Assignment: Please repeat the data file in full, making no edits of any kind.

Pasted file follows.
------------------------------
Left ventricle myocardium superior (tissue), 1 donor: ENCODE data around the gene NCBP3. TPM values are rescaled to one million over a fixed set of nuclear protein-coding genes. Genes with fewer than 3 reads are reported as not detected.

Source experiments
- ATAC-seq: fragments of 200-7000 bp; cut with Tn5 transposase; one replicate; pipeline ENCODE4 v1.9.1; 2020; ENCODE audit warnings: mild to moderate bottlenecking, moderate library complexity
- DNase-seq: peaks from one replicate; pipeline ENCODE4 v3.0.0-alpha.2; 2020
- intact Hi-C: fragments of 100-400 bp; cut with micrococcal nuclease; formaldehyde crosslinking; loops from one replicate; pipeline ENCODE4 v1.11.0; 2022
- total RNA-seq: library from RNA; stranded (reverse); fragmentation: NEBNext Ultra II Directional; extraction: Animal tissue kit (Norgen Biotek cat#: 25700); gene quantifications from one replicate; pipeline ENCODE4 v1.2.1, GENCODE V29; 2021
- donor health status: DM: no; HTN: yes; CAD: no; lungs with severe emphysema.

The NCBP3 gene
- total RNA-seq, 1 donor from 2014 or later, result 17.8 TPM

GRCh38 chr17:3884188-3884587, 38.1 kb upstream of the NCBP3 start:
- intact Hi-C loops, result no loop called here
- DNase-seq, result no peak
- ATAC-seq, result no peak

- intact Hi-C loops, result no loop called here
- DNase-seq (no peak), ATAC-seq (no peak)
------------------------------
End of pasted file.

Left ventricle myocardium superior (tissue), 1 donor: ENCODE data around the gene NCBP3. TPM values are rescaled to one million over a fixed set of nuclear protein-coding genes. Genes with fewer than 3 reads are reported as not detected.

Source experiments
- ATAC-seq: fragments of 200-7000 bp; cut with Tn5 transposase; one replicate; pipeline ENCODE4 v1.9.1; 2020; ENCODE audit warnings: mild to moderate bottlenecking, moderate library complexity
- DNase-seq: peaks from one replicate; pipeline ENCODE4 v3.0.0-alpha.2; 2020
- intact Hi-C: fragments of 100-400 bp; cut with micrococcal nuclease; formaldehyde crosslinking; loops from one replicate; pipeline ENCODE4 v1.11.0; 2022
- total RNA-seq: library from RNA; stranded (reverse); fragmentation: NEBNext Ultra II Directional; extraction: Animal tissue kit (Norgen Biotek cat#: 25700); gene quantifications from one replicate; pipeline ENCODE4 v1.2.1, GENCODE V29; 2021
- donor health status: DM: no; HTN: yes; CAD: no; lungs with severe emphysema.

The NCBP3 gene
- total RNA-seq, 1 donor from 2014 or later, result 17.8 TPM

GRCh38 chr17:3884188-3884587, 38.1 kb upstream of the NCBP3 start:
- intact Hi-C loops, result no loop called here
- DNase-seq, result no peak
- ATAC-seq, result no peak

- intact Hi-C loops, result no loop called here
- DNase-seq (no peak), ATAC-seq (no peak)